And that's the background on which the debate is happening. Despite the economic recovery, people aren't optimistic. People are worried. Professor Weerpana believes their concerns boil down to two words: inequality and insecurity.

Inequality in the sense that many of the gains haven't been distributed evenly. Some people have done very well in the last seven or eight years, but some people have not seen that much improvement, or any improvement in their lives.

And insecurity: the 2008/9 crisis highlighted the fact that things can change very quickly and that some may not be able to get back on their feet again for a while. Even people who have found jobs are feeling extremely vulnerable; they believe those jobs could easily go disappear.

Those two themes are going to dominate much of the economic discussion.

And within those themes are four issues which Professor Weerapana believes will be the key economic talking points for the election.

  • International trade.
  • Immigration.
  • The future of the American worker. "I initially had the future of the blue-collar American worker, because that is the current concern, but I think before long it's going to be the concern of not just blue-collar workers but also white-collar workers."
  • Restoring the growth trend of the US economy.

These are the four big issues around which the US presidential election is going to revolve. They're not necessarily the four most important economic issues; they are the four the two candidates are going to talk about the most.

Professor Weerapana then went into detail on the two candidates' positions on these four issues, and the differences and similarities of those positions.

For Donald Trump they are:

  • International trade: China’s days of currency manipulation and cheating are over. We will cut a better deal with China that helps American businesses and workers compete
  • Immigration: build a wall, deport, raise H1-B program wage levels, make it harder to hire foreign workers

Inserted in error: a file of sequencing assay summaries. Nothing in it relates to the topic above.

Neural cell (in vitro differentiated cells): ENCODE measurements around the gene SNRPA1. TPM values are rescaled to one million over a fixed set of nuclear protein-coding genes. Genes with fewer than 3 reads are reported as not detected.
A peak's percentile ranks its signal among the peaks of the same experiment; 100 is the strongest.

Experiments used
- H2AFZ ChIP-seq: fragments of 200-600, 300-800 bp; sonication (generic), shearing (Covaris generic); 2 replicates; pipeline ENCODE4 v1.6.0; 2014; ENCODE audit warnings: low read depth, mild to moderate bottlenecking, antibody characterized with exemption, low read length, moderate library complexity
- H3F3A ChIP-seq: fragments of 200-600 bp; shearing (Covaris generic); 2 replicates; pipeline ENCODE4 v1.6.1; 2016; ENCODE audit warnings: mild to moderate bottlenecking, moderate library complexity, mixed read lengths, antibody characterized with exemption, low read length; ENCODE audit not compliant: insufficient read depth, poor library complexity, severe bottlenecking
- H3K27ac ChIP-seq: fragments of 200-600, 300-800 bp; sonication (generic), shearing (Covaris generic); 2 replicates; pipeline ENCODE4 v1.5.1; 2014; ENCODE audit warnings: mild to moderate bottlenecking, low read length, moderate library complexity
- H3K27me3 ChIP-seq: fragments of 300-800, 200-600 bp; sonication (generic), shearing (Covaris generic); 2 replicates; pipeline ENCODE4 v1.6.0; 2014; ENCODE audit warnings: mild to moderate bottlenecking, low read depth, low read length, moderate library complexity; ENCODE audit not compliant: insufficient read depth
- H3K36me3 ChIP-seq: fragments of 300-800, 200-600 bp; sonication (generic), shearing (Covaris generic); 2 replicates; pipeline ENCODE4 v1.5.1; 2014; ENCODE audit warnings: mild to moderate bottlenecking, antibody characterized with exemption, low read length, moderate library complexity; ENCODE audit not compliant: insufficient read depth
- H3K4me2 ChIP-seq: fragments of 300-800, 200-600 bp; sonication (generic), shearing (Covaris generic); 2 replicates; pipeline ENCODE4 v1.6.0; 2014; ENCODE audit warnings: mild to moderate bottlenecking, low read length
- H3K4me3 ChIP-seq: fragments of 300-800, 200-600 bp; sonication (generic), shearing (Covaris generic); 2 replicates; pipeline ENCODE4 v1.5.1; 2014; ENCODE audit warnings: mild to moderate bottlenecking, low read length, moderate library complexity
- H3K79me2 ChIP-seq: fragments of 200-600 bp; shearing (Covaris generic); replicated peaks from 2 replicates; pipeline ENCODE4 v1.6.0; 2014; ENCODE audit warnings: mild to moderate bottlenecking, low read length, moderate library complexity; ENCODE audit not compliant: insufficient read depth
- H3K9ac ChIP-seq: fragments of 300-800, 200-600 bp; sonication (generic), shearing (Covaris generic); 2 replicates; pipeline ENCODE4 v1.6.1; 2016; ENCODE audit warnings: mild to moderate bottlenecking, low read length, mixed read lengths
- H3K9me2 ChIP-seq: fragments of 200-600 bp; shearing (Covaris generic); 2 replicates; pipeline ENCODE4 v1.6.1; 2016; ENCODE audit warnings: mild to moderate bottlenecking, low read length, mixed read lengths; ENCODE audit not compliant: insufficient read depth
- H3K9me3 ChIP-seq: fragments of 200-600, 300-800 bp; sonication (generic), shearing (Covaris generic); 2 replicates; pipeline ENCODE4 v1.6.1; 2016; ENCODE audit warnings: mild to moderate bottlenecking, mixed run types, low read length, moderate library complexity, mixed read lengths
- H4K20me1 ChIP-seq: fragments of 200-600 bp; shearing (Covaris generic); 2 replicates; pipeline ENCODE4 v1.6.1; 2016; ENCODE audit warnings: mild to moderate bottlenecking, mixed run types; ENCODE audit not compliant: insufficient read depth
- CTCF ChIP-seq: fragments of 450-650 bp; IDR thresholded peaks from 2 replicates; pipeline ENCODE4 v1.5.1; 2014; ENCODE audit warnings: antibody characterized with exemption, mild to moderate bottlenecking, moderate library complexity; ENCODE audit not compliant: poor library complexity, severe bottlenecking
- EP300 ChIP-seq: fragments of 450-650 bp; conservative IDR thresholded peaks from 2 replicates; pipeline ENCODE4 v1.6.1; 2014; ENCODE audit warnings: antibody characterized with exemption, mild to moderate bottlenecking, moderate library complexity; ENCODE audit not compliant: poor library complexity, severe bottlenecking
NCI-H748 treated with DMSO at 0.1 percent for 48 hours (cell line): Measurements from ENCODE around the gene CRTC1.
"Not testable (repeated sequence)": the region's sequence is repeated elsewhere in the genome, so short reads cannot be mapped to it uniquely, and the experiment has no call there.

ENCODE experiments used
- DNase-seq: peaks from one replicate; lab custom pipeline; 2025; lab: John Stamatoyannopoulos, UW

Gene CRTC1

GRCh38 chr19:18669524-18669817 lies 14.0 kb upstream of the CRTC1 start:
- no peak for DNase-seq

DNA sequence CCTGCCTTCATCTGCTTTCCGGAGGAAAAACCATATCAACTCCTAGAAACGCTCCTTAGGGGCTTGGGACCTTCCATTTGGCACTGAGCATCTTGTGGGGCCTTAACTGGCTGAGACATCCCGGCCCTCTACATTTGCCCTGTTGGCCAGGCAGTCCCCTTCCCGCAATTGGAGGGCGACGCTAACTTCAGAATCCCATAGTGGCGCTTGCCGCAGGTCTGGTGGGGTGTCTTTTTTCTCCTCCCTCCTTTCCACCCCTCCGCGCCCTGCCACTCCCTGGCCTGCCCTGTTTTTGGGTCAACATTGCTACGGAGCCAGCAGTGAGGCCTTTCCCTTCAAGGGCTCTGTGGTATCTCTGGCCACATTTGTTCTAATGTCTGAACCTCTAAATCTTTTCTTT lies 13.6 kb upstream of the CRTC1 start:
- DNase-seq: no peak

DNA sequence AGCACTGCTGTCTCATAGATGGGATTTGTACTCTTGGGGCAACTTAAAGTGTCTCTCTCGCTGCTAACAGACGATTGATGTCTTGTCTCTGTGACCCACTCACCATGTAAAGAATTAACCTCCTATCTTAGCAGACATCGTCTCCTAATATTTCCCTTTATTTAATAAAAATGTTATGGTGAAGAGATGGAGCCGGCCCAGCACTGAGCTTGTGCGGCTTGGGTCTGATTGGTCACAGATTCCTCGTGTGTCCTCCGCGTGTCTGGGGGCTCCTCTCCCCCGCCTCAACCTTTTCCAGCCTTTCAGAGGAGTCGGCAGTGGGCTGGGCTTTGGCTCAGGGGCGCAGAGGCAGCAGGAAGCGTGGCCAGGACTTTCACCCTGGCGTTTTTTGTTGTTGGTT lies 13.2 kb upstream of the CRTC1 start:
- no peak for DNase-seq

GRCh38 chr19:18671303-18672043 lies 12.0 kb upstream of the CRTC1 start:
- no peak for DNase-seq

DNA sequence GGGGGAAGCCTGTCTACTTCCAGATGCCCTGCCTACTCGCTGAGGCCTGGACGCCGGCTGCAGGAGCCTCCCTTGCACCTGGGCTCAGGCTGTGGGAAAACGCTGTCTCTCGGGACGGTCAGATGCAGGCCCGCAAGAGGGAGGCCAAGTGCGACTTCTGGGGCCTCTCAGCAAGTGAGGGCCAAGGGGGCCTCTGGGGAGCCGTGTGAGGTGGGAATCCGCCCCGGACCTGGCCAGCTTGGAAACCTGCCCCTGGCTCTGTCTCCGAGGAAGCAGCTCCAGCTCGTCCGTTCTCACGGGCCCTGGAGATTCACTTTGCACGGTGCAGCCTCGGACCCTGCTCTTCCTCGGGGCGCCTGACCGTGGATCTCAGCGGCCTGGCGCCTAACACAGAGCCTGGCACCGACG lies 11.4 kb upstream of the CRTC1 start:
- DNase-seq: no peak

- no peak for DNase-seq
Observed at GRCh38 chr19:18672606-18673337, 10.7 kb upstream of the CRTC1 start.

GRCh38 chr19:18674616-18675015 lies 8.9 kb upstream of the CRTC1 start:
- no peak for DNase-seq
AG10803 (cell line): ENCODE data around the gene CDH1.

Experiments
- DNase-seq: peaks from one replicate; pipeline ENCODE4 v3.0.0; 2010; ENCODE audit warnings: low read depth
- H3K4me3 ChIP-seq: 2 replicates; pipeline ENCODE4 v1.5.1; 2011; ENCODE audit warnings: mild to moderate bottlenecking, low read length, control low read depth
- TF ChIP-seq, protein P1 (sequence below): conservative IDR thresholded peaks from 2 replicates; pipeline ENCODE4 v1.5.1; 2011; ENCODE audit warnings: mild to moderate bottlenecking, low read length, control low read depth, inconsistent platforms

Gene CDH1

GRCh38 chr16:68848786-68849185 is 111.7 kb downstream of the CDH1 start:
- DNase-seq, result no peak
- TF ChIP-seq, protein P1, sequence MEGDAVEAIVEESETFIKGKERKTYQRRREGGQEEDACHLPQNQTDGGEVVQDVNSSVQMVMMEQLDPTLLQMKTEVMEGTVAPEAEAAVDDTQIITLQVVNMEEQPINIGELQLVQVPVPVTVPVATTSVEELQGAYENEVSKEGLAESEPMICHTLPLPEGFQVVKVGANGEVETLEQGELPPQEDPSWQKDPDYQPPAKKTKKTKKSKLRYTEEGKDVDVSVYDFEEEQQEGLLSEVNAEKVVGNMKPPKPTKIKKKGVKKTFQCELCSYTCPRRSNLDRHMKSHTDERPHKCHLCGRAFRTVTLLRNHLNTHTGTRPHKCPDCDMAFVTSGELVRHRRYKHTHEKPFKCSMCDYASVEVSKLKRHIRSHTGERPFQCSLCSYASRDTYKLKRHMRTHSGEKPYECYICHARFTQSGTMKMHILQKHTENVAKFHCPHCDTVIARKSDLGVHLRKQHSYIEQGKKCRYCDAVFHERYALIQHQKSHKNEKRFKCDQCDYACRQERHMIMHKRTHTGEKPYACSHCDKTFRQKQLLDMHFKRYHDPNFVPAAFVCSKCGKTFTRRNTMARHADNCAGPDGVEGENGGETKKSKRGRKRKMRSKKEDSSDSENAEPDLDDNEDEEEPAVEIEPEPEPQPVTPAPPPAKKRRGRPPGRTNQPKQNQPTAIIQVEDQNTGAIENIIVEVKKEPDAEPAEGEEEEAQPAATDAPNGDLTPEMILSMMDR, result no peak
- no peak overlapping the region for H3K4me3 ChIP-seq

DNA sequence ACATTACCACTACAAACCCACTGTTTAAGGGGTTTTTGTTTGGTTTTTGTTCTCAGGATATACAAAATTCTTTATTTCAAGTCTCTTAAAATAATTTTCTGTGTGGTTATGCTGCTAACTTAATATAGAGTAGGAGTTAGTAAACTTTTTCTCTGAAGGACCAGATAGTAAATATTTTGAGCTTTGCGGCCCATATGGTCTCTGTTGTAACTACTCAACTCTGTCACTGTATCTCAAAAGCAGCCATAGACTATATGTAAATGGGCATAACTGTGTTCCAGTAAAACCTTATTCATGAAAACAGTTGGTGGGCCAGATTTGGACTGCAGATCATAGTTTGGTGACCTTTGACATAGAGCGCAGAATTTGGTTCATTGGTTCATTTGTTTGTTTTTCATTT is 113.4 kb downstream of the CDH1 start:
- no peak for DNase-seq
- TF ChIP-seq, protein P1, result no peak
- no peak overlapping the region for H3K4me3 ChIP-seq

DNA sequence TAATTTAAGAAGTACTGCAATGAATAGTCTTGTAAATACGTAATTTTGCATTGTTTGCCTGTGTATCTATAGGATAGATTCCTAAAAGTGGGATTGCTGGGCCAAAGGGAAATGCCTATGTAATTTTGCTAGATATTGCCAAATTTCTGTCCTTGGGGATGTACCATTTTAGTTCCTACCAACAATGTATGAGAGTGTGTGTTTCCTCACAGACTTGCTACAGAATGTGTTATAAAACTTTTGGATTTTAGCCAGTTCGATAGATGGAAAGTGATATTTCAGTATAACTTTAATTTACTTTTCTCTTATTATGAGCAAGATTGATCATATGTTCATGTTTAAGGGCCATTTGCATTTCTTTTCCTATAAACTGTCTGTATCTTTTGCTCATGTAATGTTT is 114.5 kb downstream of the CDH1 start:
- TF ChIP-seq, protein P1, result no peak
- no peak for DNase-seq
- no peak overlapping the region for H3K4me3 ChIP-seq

• These changes will restore the incomes of blue-collar workers.
  • Restore economic growth via
    • Tax cuts: 0%, 10%, 20%, 25%. No estate taxes, 15% corporate tax.
    • Health care: end Obamacare, delink insurance from employment, make insurance portable.
    • Regulation & Infrastructure: not much (other than the wall!)

For Hillary Clinton and the Democrats, they are:

  • International trade: supported TPP, now opposes TPP

            “it’s complicated”

  • Immigration: more pathways to citizenship, fewer deportations, not much about H1-B
  • American workers need stronger unions, higher minimum wages, paid family leave, earned sick days, fair schedules, and quality affordable child care.
  • Economic growth: avoid another major shock
    • Tax cuts: tax relief for middle class families, close corporate tax loopholes. Penalize short-termism using cap. gains taxes
    • Health care: defend Obamacare, Crack down on rising prescription drug prices and hold drug companies accountable
    • Regulation: more regulation on banks, high frequency traders, size-based fees
    • Infrastructure: small infrastructure bank, expand Federal infrastructure spending.

We then heard Professor Weerapana's thoughts on the four issues, to give us an economic perspective on the election.

"Let's start with trade. That's really the most interesting one intellectually. It's one that .. you have professor [David] Lindauer who when he teaches his international trade classes talks about the importance of free trade. And if you see him these days he's is in a funk. He is struggling, because he feels like, I am telling my students this, I'm teaching them about why free trade is so important, but everything they read in the newspaper tells them free trade is bad.' So, what's going on here?"